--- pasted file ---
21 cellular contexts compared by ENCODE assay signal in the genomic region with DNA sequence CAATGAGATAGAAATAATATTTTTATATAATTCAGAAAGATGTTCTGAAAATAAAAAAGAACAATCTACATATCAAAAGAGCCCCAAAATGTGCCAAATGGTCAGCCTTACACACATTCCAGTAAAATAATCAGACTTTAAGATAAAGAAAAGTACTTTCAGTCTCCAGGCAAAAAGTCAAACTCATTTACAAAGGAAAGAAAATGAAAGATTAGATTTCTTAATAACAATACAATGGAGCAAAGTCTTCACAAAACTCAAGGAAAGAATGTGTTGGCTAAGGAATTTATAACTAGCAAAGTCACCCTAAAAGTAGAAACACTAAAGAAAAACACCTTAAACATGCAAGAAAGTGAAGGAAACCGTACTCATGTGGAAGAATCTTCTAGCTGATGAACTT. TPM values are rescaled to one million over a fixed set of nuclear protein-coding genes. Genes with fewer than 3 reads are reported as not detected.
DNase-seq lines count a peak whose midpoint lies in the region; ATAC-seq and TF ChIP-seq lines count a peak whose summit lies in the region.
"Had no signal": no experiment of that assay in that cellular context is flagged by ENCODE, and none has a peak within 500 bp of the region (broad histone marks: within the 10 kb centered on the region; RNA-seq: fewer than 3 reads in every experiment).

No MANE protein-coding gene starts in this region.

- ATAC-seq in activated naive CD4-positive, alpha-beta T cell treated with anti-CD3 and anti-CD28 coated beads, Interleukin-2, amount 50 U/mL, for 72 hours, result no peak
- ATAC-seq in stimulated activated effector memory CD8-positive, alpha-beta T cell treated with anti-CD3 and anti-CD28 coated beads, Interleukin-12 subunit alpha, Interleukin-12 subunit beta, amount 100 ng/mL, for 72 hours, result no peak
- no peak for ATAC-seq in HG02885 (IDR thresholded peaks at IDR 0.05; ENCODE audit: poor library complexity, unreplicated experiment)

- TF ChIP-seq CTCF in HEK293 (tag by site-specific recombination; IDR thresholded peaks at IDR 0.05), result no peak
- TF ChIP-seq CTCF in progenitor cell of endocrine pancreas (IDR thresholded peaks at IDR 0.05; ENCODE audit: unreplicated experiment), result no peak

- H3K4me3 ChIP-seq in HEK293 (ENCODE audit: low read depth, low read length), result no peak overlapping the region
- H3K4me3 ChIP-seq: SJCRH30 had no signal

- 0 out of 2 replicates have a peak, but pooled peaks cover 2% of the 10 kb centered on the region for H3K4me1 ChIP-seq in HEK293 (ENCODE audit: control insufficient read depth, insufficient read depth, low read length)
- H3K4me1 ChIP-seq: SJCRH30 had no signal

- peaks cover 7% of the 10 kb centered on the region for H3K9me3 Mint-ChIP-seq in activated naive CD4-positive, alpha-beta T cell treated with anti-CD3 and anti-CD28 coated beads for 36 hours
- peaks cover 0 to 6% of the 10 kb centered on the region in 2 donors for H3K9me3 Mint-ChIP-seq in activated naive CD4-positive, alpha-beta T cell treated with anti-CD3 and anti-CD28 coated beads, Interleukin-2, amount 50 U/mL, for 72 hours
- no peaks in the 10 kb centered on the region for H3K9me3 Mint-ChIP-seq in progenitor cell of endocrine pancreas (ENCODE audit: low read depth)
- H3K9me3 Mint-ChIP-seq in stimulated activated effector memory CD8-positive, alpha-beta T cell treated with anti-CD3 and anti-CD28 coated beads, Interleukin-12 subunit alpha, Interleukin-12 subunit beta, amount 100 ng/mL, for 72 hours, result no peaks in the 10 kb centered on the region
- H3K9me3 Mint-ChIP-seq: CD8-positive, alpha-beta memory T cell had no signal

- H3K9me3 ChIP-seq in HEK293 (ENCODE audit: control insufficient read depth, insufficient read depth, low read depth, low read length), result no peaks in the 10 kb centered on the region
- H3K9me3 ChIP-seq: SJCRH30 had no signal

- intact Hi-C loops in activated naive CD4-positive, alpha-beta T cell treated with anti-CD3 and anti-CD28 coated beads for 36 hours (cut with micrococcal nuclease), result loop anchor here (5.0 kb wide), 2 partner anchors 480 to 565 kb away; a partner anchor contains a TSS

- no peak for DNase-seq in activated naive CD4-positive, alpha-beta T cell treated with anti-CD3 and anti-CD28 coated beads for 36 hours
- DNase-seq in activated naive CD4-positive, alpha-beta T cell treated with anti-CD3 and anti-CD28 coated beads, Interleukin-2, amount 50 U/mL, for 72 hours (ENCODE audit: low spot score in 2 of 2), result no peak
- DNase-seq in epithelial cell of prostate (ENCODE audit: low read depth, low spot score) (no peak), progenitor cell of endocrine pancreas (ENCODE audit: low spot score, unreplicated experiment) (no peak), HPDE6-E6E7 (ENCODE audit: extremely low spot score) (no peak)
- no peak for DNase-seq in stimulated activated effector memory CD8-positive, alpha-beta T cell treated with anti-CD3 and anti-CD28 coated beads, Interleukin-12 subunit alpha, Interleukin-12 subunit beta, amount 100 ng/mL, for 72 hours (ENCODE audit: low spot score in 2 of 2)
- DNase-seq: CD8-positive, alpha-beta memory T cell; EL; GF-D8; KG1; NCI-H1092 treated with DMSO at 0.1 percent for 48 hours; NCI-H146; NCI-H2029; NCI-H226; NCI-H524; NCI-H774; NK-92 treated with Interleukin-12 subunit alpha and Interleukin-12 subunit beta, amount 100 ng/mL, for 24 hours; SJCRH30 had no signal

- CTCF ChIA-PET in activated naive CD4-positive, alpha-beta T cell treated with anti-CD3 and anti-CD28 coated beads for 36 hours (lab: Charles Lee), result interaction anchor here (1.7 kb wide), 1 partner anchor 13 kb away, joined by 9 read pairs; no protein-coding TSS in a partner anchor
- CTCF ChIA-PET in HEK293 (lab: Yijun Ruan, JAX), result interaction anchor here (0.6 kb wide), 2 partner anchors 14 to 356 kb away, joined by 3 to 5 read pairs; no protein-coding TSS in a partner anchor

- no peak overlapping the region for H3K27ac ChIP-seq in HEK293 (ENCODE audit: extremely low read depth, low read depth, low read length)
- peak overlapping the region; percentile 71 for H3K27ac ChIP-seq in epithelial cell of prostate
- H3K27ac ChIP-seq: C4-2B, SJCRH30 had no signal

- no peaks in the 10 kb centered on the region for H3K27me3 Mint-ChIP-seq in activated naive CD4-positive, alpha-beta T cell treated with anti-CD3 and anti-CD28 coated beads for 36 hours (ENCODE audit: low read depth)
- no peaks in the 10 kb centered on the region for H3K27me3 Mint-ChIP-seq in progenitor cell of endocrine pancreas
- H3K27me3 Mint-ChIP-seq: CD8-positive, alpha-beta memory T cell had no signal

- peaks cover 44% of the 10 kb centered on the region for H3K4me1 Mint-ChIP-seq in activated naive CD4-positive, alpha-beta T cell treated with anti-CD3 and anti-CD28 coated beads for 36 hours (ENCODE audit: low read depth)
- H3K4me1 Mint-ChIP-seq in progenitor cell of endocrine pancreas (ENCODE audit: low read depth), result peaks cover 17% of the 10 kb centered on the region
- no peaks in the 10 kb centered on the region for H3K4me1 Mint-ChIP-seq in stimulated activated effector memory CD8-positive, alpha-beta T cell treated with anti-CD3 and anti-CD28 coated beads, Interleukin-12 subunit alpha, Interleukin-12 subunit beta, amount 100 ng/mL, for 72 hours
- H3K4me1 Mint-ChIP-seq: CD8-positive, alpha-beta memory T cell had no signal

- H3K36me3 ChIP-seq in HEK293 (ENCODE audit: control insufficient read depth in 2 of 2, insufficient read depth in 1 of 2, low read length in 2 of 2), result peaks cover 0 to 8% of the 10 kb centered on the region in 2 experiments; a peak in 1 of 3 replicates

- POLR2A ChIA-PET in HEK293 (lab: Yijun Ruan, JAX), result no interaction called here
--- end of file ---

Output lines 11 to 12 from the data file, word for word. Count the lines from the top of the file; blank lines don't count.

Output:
- H3K4me3 ChIP-seq: SJCRH30 had no signal

- 0 out of 2 replicates have a peak, but pooled peaks cover 2% of the 10 kb centered on the region for H3K4me1 ChIP-seq in HEK293 (ENCODE audit: control insufficient read depth, insufficient read depth, low read length)